Today marks the return of the BBC’s Comedy Shorts, as the Beeb continues to combine its knack for talent spotting with BBC iPlayer’s ability to provide a platform for that talent online. Sara Pascoe, Tim Key, Nick Helm and Spencer Jones have written and stared in four shorts, which were commissioned by Patrick Holland, controller of BBC Two, and Shane Allen, controller of BBC Comedy commissioning, and will air on BBC Two under the New on Two strand.
Before then, though, you can watch them online, as they premiere today on the streaming service. Here’s our review of each one:
Sara Pascoe vs Monogamy
Sara Pascoe brings her stand-up material to the screen with this superb polemic on why human beings shouldn’t be monogamous. That’s the gateway to a witty string of observations and criticisms of everything from sperm and Victorians to wedding speeches and the warped, sexist way that society views intercourse. It’s spiky, witty and sharply funny stuff, nicely linked together with a series of cartoon animations, which even manage a toe-tapping demonstration of why jazz causes Sara to relive childhood trauma. The only woman in this group of four Comedy Shorts, it’s a reminder of why Pascoe’s frank style and choice of subject has made her one of the most regularly seen female comedians on TV – and of the fact that there really should be more women in this collection.
Tim Key is part of that rare breed of genuinely unique comedians, his eloquent sentences bringing a poetic beauty to the mundanity of life. And so we’re treated to him recalling a previous night’s first date with elegiac extravagance and hyperactive glee – a tirade of excitement that’s constantly juxtaposed with actual footage of the evening, and a host of people who were onlookers to their frolics, each one more unimpressed than the last. The visuals shrink into the tiny frame of a photograph, as his dreams are contained and cut down by reality, something that escalates with every text he sends that his date doesn’t reply to. The result is a bittersweet but hopeful dose of optimism and romance that’s undeniably charming – although it leaves you longing to see a companion film from his counterpart retreading the same steps.
The Killing Machine
It’s been a couple of years since Nick Helm’s iPlayer short film Elephant was nominated for a BAFTA, and this Comedy Short is a welcome chance for him to return to the form. He’s as likeably shabby as ever as he plays Sam, a human car crash who has a simple goal in life: become an unstoppable killing machine. And so he rocks up his local gym, and keeps rocking up every week, much to the surprise of his trainer, Donny (Lloyd Everitt). It’s not in Sam’s macho journey that The Killing Machine finds its humour, though, but in the pointedly un-macho way he subverts the more toxic brand of masculinity brandished by arrogant trainer Aled (Jon Pointing). Director Jon Riche channels Rocky with slow-mo bouts, but this is a world where being a boxer doesn’t mean you want to be the next Balboa – hell, you don’t even need to have seen the movie. Undercutting each dramatic undercut with sweet notes of friendship, the result is a charmingly low-key tale of healthy support, unhealthy sportsmanship and refusing to let being rubbish at things get in the way of having a dream.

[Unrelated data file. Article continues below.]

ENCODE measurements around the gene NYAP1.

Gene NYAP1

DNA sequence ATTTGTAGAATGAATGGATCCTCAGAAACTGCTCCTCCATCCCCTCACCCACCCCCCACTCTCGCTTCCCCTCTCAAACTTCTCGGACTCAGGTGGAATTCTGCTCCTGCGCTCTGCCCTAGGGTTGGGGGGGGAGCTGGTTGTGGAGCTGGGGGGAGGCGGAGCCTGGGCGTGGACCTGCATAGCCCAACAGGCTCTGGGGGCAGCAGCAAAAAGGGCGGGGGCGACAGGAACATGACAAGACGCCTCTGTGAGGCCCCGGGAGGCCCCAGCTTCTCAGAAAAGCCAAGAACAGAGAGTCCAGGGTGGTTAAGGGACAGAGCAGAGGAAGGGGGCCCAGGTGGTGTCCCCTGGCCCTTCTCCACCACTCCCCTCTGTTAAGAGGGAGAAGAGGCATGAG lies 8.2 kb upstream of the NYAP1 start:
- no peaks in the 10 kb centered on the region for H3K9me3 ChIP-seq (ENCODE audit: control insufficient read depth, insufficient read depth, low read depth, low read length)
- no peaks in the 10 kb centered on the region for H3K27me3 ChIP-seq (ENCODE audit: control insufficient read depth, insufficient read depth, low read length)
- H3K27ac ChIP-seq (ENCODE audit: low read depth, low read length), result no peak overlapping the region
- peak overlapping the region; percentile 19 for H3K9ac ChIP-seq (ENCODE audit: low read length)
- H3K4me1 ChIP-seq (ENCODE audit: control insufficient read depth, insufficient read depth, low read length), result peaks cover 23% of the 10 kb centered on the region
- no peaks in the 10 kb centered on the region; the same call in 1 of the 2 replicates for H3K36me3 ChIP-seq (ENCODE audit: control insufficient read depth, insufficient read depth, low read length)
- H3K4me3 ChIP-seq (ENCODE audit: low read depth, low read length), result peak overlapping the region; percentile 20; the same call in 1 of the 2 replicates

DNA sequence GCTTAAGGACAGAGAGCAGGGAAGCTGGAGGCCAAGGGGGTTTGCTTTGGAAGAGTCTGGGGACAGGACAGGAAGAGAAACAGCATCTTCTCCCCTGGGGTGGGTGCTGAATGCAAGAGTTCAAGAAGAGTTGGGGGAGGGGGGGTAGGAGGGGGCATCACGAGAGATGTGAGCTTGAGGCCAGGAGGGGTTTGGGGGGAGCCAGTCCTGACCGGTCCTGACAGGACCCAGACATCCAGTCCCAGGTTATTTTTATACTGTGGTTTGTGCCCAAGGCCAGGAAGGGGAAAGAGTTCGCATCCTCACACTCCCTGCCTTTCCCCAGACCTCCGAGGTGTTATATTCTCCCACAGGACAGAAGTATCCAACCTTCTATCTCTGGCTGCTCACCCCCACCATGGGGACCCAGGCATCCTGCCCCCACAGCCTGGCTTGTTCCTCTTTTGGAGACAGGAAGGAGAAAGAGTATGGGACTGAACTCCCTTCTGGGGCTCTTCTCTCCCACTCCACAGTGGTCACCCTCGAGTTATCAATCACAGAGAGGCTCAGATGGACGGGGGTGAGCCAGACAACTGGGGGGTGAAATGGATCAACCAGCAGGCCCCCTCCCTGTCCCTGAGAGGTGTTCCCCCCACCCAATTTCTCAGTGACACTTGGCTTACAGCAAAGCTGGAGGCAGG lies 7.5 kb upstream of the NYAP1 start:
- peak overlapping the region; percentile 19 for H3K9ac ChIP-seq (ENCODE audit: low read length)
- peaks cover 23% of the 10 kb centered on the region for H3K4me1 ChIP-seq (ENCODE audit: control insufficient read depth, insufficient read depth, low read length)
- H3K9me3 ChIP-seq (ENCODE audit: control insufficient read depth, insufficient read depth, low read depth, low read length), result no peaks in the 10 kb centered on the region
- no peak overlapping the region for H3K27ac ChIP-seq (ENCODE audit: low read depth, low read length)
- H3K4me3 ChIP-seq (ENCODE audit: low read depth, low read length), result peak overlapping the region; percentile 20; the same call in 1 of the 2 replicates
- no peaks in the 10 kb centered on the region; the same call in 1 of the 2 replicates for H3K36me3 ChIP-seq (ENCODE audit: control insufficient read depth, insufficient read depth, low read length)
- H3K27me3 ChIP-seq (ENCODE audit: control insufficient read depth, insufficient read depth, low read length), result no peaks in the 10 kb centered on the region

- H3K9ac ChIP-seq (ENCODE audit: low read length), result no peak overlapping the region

The Mind of Herbert Clunkerdunk
Spencer Jones may not be a name you recognise – although you may remember his turn as a Ricky Gervais-a-like in Upstart Crow – but he’s given a deserved platform with this short burst of unbridled creativity. The Mind of Herbert Clunkerdunk gives us exactly that, as we’re dunked head-first into the strange worldview of his childlike man. He wakes up, has breakfast, brushes his teeth, but even such simple tasks are sabotaged repeatedly by his brain’s absurdist flights of fancy; directed again by the inventive Jon Riche, every situation is a chance to showcase a silly prop or break into an impromptu musical number, much to the politely patient frustration of his partner, played by a superbly deadpan Lucy Pearman.
BBC Comedy Shorts are available exclusively on BBC iPlayer.